Currently, things are not going over especially well for the Lakers.
Los Angeles has struggled to a record of 3-9 since defeating Indiana in the In-Season Tournament final, falling below.500 on the season. The offense remains problematic, and the defense has not been nearly as impregnable as it was at the beginning of the season.
The Lakers are ranked twenty-fourth in offensive efficiency through thirty-five games, notwithstanding the All-NBA caliber of LeBron James and the career-best play of Anthony Davis. The greatest concern has been the marksmanship from three points.
Here are some individuals who could be of assistance to the Lakers as the trade deadline approaches….
Zach LaVine, Bulls
In November, Shams Charania of The Athletic reported on LaVine and the Bulls’ “increased openness” regarding the possibility of a trade. Unsurprisingly, at the time, the Lakers were cited as one of the organizations that could potentially exhibit some degree of interest in the two-time All-Star.
LaVine, who has been sidelined since November due to a foot injury, is having a down year despite being a potent scorer who has made 38.2% of his 3-point attempts in his career. He could assist a Lakers squad in need of additional scoring and shooting, and Los Angeles has the personnel to compensate for his defensive deficiencies.
It would be difficult for the Lakers to acquire LaVine without also acquiring Austin Reaves. As far as we are aware, the front desk continues to support the junior guard.
Malcolm Brogdon, Trail Blazers
Although Brogdon’s veteran leadership is valuable to a youthful Trail Blazers squad, he is not yet at a level of development that would allow him to significantly impact a contender. Last season, he was dubbed Sixth Man of the Year while playing for the Celtics. On 41.4% shooting from three-point range, he has averaged 15.7 points and 5.6 assists in 26 games with the Trail Blazers this season.
While injuries remain a concern regarding Brogdon, his marksmanship and playmaking prowess would undoubtedly benefit the Lakers.
Buddy Hield, Pacers
Hield is among the NBA’s top three-point snipers. Since his 2016 draft, Hield has surpassed only Stephen Curry in the number of threes made.
Michael Scotto of HoopsHype reported at the end of November that the Pacers had set a “high asking price” for Russell Hield, with a first-round pick and a rotation player being required to acquire him. Since Hield has been demoted to a reserve position, the asking price may no longer be as high. His status as an unrestricted free agent will also change during the offseason.
Dejounte Murray, Hawks
The Murray trade has not produced the desired results for the Atlanta Hawks, who are once again in contention for the Play-In Tournament. Before the New Year, Shams Charania of The Athletic described the former All-Star as a “potential target” for the Lakers.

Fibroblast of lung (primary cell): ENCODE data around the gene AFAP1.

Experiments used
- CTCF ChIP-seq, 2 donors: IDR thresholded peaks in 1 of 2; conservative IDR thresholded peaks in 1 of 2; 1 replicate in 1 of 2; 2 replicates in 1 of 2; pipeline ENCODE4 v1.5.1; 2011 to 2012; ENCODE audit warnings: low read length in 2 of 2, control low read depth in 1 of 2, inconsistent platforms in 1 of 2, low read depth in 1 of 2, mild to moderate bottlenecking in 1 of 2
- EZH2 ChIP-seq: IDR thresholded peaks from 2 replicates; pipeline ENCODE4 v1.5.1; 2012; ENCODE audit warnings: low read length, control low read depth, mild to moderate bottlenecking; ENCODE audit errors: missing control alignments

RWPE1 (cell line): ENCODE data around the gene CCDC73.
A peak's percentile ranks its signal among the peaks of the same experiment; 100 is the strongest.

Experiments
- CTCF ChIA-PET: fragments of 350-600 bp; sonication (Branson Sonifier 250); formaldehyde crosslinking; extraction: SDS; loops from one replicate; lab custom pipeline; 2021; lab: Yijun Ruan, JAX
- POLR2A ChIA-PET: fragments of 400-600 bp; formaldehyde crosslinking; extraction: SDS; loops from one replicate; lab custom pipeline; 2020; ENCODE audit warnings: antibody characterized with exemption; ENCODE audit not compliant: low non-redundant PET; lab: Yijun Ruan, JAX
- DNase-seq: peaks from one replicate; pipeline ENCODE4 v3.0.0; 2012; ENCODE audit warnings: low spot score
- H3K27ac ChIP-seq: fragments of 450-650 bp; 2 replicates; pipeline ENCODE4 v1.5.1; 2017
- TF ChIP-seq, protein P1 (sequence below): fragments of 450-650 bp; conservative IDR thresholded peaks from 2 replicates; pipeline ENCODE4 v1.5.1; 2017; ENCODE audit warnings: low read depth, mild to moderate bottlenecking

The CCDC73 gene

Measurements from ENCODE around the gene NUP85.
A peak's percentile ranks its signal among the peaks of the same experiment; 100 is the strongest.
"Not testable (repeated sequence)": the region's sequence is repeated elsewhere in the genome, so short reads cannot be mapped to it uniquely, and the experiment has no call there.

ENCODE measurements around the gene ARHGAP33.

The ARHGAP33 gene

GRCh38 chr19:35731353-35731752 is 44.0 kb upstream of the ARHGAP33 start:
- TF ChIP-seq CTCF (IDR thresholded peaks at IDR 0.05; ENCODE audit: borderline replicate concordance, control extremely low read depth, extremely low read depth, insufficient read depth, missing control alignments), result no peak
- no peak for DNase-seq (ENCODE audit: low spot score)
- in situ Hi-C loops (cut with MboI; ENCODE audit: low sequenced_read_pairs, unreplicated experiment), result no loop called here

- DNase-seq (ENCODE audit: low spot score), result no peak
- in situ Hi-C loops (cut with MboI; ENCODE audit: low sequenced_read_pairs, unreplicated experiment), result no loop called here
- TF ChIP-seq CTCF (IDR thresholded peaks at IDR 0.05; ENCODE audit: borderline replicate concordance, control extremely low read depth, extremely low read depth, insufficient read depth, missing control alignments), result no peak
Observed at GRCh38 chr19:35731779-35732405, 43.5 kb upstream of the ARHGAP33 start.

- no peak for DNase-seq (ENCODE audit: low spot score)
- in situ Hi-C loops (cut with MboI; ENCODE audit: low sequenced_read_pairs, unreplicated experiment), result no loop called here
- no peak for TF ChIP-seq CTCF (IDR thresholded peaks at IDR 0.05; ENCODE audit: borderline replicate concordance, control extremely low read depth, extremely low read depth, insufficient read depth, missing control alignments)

While it would be ideal for the Lakers to have a more proficient shooter encircle James and Davis, Murray is currently exhibiting a career year from the perimeter. The individual in question has made 38.3% of his 6.2 3-point attempts per game successful, with the majority of those being catch-and-shoots.
Murray is a disruptive defender, proficient scorer, dependable passer, and strong rebounder when at his peak. During the offseason, he agreed to a four-year, $114.1 million contract with the Hawks. He becomes tradeable no earlier than January 9.
Tyus Jones, Wizards
Without a doubt, Jones is enjoying the finest season of his career. He has made the transition from Ja Morant’s reserve in Memphis to a full-time starter in Washington, where he has recorded an average of 12.5 points and 5.4 assists on 42.6 percent shooting from three-point range.
The Wizards will be faced with a decision regarding Jones, who will enter the offseason as an unrestricted free agent. He, like Brogdon, would be more at home on a contending squad as opposed to a rebuilding one. Although there are teams capable of presenting a more favorable offer for Jones compared to the Lakers, the Lakers may benefit from the possibility of him being a rental.
Doug McDermott, Spurs
Since his freshman year, McDermott has averaged the fewest points, but his 3-point percentage is at an all-time high of 44.2 percent. He could flourish on the Lakers as a specialist.
McDermott is in the final year of his contract with the Spurs and is logging limited minutes. He might be simple to acquire.
Alex Caruso, Bulls
Caruso is indispensable to every team. Before the 2023–24 NBA season, our Steph Noh ranked him as the second-best defender, behind only Draymond Green. He effortlessly navigates screens, is extraordinarily disruptive, versatile, and a legitimate halt.
Caruso is shooting 42.6 percent from the perimeter and averaging a career-high 10.0 points per game this season, even though his offense is not as well-known.
Given that Caruso was a member of the Lakers’ 2020 championship squad, there is some familiarity. James has been characterized as one of the Lakers organization’s “most ardent Alex Caruso supporters.”